--Negotiating non-exclusive or co-exclusive licenses whenever possible. This allows more than one company to develop products using a particular technology, products which may ultimately compete with each other in the marketplace. PHS recognizes that companies typically need an exclusive market position to offset the risk, time, and expense of developing biomedical diagnostic or therapeutic products, however, companies do not necessarily need to achieve that position by exclusively licensing a government technology used to develop that product. Instead, they frequently are able to add their own proprietary technologies to the technology licensed from the government to ultimately achieve some level of uniqueness and exclusivity for the final product.
--Negotiating and awarding exclusive licenses for specific indications or fields of use, based on the license applicant's commercial development ability at the time of application. This prevents one company from tying up license rights to applications that could be concurrently developed by another company.
--Negotiating provisions for mandatory sublicensing by exclusive licensees, particularly where a broad exclusive license is granted, as under a CRADA. CRADA exclusive licenses are granted to patents arising under the CRADA based on the scope of the CRADA research. The research, and therefore the patents, can be broad. Because CRADA partners obtain options to exclusive licenses at the onset of the CRADA, it is usually not appropriate to narrow the field of use to such licenses beyond the original scope of the CRADA research. Thus, PHS requires exclusive licensees to grant sublicenses to broaden the development possibilities when necessary for the public health.
--Negotiating requirements for continuing availability of the technology for further research. Although a technology has been licensed for commercial development, PHS seeks to maintain the availability of that technology for further research uses only by non-profit and for-profit entities. This advances science and stimulates further commercial development.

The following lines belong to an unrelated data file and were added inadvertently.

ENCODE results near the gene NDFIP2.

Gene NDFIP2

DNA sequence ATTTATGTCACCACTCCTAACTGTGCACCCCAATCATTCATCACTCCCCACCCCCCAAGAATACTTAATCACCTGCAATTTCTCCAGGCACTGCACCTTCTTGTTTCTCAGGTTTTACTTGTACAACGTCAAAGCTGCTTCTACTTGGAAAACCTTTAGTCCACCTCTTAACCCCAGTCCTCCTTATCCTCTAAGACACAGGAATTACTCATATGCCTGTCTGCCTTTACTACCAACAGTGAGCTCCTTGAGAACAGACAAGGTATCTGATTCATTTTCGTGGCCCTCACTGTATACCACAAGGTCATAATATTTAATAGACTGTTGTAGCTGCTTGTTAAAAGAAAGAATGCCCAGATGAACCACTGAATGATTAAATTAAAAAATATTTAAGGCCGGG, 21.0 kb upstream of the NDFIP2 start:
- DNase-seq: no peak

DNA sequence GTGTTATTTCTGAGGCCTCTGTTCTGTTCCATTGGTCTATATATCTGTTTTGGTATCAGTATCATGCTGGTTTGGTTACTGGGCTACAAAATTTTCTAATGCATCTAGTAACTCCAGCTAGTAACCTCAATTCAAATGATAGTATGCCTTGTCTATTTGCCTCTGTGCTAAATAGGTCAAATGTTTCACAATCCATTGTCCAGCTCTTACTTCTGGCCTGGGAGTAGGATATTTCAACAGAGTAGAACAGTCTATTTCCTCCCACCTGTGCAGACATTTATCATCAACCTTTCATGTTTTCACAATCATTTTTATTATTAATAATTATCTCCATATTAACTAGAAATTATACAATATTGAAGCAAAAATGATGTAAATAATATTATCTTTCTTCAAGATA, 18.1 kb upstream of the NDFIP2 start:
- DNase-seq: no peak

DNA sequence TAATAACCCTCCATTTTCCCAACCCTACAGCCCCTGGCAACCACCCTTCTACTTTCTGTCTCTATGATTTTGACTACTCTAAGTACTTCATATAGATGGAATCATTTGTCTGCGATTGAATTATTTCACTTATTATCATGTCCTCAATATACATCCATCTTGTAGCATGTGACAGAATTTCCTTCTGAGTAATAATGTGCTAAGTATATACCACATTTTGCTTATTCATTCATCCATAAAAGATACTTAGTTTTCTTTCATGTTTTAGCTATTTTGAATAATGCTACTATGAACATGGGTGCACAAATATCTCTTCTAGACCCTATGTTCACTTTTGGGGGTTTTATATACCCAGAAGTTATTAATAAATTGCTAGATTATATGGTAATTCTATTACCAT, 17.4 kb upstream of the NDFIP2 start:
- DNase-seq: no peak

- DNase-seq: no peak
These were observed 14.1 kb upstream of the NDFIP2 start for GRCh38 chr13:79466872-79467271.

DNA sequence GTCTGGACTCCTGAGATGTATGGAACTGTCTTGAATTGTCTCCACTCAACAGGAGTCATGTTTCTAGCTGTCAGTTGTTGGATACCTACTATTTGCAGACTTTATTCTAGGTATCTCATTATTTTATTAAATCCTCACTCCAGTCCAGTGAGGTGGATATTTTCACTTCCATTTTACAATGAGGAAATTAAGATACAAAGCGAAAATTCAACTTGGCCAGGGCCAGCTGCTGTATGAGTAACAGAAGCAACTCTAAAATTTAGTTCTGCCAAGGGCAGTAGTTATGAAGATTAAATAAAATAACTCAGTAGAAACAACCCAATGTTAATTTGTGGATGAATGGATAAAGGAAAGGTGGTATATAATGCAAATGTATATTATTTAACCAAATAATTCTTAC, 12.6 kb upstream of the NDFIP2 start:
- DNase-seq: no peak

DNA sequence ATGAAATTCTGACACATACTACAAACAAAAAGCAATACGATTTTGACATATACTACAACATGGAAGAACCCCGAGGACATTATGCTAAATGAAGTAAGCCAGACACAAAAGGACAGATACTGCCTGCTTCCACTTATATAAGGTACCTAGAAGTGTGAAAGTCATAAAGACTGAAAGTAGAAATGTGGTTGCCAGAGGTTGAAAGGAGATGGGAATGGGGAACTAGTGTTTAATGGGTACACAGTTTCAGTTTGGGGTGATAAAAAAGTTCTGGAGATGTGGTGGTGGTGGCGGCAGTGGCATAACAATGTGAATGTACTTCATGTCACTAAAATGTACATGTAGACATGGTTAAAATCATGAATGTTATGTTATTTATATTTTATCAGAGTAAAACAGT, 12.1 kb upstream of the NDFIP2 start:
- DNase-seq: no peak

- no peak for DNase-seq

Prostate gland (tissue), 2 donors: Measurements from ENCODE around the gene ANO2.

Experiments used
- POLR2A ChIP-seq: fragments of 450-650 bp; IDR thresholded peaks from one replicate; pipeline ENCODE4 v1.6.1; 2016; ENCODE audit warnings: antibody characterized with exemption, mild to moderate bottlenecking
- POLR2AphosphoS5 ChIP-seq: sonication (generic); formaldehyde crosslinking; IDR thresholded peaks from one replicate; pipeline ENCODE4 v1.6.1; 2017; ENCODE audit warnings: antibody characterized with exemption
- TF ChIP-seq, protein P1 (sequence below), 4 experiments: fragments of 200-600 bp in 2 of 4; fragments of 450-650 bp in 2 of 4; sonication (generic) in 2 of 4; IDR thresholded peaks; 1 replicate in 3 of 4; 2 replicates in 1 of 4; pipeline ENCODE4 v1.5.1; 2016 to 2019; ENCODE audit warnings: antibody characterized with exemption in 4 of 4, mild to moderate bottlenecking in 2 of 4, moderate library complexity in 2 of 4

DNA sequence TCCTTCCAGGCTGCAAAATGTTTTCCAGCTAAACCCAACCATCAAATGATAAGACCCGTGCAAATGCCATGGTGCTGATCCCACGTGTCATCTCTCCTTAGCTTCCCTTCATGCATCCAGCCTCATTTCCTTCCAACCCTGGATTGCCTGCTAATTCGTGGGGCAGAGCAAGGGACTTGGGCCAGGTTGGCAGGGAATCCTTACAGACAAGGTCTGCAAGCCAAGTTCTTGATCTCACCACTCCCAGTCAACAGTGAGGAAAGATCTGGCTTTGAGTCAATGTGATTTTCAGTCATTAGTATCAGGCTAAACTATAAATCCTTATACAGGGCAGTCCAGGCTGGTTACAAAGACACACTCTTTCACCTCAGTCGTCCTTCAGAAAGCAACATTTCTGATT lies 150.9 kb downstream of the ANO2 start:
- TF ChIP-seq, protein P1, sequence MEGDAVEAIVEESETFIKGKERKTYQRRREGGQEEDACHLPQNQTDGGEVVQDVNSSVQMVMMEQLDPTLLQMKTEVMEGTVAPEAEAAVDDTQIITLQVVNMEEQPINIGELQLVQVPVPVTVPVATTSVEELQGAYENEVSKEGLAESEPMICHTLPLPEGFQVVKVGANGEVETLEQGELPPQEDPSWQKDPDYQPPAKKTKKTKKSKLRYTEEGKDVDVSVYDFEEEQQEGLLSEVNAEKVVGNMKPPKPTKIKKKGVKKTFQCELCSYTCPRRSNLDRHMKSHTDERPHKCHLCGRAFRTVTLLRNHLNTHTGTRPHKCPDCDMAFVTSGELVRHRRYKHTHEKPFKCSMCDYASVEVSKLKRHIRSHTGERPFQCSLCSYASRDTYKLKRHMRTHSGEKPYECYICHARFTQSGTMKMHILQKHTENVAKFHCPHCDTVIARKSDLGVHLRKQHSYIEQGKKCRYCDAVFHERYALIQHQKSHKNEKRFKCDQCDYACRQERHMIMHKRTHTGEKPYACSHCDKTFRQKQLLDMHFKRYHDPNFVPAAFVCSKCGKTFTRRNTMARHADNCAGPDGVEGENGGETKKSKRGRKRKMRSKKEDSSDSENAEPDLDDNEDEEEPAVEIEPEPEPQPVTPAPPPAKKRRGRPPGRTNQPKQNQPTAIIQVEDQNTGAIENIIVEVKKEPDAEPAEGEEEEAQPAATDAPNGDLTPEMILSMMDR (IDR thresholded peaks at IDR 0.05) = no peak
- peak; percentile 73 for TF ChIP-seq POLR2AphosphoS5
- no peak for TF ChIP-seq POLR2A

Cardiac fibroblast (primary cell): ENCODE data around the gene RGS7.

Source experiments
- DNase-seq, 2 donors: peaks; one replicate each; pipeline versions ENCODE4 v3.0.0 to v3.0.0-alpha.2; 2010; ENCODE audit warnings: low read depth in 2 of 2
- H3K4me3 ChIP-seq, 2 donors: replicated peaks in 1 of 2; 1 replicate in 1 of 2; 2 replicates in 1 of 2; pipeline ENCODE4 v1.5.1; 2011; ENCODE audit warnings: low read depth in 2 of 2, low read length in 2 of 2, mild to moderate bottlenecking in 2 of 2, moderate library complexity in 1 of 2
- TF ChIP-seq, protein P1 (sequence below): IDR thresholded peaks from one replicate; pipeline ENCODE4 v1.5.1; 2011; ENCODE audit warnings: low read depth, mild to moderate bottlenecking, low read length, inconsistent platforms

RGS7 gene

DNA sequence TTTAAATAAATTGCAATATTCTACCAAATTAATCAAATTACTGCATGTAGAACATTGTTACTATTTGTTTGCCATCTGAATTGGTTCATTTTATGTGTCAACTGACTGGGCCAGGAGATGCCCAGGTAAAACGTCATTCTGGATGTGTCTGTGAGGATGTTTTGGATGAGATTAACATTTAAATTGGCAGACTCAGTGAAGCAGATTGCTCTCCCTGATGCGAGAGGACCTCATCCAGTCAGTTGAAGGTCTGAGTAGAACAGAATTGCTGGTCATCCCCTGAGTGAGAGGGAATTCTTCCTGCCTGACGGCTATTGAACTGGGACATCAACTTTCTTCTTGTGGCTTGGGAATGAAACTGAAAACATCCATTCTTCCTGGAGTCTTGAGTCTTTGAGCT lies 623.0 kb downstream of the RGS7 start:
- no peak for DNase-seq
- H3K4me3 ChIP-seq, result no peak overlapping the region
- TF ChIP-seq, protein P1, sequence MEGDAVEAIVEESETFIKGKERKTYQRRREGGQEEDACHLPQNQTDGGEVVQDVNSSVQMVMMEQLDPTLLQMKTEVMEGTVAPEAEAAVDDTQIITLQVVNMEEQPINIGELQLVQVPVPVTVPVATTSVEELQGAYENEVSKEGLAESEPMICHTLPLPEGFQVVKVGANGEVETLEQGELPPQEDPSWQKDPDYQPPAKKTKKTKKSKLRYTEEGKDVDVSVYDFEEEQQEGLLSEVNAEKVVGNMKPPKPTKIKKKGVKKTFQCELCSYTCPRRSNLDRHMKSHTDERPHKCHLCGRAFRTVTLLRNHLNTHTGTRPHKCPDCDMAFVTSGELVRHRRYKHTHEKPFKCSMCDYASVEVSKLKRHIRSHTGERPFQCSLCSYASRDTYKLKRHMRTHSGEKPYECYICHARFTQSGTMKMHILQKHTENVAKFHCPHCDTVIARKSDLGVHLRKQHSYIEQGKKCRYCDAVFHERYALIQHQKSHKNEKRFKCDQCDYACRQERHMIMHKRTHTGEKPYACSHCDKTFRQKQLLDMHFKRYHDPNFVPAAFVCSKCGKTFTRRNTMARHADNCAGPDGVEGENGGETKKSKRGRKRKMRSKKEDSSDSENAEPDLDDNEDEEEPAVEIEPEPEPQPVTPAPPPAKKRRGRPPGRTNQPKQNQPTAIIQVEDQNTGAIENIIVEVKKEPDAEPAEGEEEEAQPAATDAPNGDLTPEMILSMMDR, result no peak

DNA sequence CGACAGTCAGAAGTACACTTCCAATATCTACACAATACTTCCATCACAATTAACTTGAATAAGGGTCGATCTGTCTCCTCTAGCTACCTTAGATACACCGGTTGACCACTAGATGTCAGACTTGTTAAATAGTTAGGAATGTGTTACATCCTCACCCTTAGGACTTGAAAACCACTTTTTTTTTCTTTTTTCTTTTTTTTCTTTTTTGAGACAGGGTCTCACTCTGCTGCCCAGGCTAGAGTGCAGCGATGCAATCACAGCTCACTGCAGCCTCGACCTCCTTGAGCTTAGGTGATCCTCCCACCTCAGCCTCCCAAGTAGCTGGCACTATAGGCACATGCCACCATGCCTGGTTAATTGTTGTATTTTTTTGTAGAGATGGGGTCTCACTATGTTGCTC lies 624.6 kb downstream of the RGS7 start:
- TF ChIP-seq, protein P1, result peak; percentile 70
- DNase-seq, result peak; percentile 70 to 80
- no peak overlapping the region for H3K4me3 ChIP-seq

--granting license rights only to fields of use for which the company has submitted an acceptable commercial development plan to bring the technology to practical application. PHS typically does not grant license rights to venture capitalists, brokers, or other entities that are not in a position to develop the technology directly.
--negotiating specific commercial development milestones and benchmarks with proposed licensees so that development can be assessed and monitored;
--negotiating license execution fees, minimum annual royalty payments, milestone payments, and reimbursement of patent expenses in addition to earned royalty payments. Requiring a company to pay royalties "out of pocket" to acquire and keep the technology ensures that a company is committed to developing the technology and has not licensed the technology merely for competitive advantage.
--Negotiating specific grounds for modification or termination of the license. The PHS model exclusive license specifies nine grounds, including failure to meet commercialization benchmarks, failure to keep the licensed technology reasonably accessible to the public, and failure to reasonably meet unmet health care needs.
--Monitoring the commercial development activities of the licensees to determine compliance with the terms of the license agreement.
--Initiating administrative action to modify or terminate license rights where necessary.
D. EFFECTIVE DATE
The policies and procedures set forth in this Manual Chapter are effective immediately.
E. ADDITIONAL INFORMATION
Questions about this Manual Chapter may be directed to the Deputy Director, Office of Technology Transfer, Ms. Barbara McGarey, on (301) 496-7057.